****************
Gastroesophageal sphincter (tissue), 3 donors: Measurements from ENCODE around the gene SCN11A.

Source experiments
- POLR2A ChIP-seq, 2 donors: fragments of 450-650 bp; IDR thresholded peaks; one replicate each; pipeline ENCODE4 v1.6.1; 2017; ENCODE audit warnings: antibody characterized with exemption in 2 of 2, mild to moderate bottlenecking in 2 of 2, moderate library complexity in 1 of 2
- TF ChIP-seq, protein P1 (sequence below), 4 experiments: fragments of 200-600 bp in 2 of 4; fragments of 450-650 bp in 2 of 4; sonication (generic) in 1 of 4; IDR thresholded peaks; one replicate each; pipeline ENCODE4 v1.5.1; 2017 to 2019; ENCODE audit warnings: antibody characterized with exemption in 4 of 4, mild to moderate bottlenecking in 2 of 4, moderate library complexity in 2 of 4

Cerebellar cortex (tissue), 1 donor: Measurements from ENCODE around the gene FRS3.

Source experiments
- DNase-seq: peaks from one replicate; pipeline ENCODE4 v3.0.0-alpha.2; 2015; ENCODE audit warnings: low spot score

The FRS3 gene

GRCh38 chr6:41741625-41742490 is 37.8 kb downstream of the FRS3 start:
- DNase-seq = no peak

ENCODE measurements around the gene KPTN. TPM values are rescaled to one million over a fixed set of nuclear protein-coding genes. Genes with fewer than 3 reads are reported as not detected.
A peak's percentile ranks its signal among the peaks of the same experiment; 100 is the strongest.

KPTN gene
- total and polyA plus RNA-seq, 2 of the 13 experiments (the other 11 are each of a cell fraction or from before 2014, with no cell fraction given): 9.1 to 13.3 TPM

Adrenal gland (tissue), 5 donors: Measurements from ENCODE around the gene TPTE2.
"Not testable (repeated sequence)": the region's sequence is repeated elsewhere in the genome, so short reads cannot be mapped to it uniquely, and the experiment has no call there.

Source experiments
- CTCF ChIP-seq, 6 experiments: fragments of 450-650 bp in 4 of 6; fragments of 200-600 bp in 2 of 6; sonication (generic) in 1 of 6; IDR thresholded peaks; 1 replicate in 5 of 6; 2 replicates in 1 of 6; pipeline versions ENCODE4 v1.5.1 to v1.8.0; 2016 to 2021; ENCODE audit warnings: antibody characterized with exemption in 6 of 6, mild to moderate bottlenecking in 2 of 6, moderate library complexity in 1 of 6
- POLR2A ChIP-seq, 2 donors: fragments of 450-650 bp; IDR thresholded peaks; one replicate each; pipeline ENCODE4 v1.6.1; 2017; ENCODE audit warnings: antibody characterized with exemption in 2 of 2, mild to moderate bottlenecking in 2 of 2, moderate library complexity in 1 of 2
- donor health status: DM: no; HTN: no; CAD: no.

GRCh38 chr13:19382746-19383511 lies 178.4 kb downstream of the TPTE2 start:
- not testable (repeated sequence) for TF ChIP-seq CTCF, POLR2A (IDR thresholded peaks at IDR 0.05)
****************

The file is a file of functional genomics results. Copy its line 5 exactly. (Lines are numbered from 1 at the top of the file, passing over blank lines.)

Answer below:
Cerebellar cortex (tissue), 1 donor: Measurements from ENCODE around the gene FRS3.